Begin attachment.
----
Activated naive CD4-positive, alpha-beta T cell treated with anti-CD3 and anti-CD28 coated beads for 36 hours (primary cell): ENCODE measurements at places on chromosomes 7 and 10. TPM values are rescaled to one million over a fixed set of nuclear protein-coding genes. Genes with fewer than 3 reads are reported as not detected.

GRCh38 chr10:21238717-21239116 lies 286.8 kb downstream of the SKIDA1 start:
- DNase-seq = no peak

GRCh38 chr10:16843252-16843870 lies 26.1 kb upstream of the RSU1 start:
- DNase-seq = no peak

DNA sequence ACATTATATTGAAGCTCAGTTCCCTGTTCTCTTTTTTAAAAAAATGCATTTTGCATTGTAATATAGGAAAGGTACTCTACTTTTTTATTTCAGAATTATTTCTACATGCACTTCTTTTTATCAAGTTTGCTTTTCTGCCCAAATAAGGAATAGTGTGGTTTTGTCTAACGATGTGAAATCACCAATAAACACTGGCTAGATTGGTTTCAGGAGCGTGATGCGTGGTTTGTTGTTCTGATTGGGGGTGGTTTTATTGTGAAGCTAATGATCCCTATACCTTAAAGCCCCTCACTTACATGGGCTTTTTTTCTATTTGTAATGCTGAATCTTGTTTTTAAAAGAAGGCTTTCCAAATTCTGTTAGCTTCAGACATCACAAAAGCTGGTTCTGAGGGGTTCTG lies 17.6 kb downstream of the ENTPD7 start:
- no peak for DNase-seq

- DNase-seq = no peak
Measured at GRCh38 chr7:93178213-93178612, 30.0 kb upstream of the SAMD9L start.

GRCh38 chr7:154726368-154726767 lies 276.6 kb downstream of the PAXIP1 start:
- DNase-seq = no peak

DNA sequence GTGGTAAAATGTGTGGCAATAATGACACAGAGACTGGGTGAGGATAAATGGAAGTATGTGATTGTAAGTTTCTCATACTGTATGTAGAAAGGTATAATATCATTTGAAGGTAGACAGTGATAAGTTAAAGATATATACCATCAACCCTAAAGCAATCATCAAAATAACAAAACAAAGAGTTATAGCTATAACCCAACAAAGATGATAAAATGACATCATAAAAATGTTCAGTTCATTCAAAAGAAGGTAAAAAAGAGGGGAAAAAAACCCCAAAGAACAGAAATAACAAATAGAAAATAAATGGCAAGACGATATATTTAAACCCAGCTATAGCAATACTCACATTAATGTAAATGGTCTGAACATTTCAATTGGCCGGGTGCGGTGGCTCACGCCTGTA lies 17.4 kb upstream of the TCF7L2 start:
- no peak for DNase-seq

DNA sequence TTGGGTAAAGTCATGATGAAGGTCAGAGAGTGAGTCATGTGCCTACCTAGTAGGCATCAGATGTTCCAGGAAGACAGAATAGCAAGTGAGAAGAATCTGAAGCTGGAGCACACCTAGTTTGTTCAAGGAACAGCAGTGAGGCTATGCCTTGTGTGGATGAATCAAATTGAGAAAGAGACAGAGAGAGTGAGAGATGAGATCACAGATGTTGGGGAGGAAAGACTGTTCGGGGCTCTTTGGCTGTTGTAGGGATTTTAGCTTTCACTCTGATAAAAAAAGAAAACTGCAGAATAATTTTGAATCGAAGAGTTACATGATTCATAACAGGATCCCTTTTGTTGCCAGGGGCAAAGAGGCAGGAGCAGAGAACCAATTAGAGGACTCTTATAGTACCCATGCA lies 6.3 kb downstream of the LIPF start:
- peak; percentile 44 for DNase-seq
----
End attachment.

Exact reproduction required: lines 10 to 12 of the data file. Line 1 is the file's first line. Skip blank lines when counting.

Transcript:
GRCh38 chr7:154726368-154726767 lies 276.6 kb downstream of the PAXIP1 start:
- DNase-seq = no peak

DNA sequence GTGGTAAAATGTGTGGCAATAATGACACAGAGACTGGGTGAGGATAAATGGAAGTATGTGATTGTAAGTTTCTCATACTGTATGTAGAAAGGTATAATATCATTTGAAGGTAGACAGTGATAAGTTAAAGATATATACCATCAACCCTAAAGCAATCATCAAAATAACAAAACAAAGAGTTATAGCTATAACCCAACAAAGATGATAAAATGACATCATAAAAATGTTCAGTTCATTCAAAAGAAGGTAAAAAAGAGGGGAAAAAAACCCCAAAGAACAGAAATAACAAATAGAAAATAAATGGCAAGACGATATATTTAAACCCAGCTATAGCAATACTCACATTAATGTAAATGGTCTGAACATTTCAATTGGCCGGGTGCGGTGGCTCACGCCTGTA lies 17.4 kb upstream of the TCF7L2 start: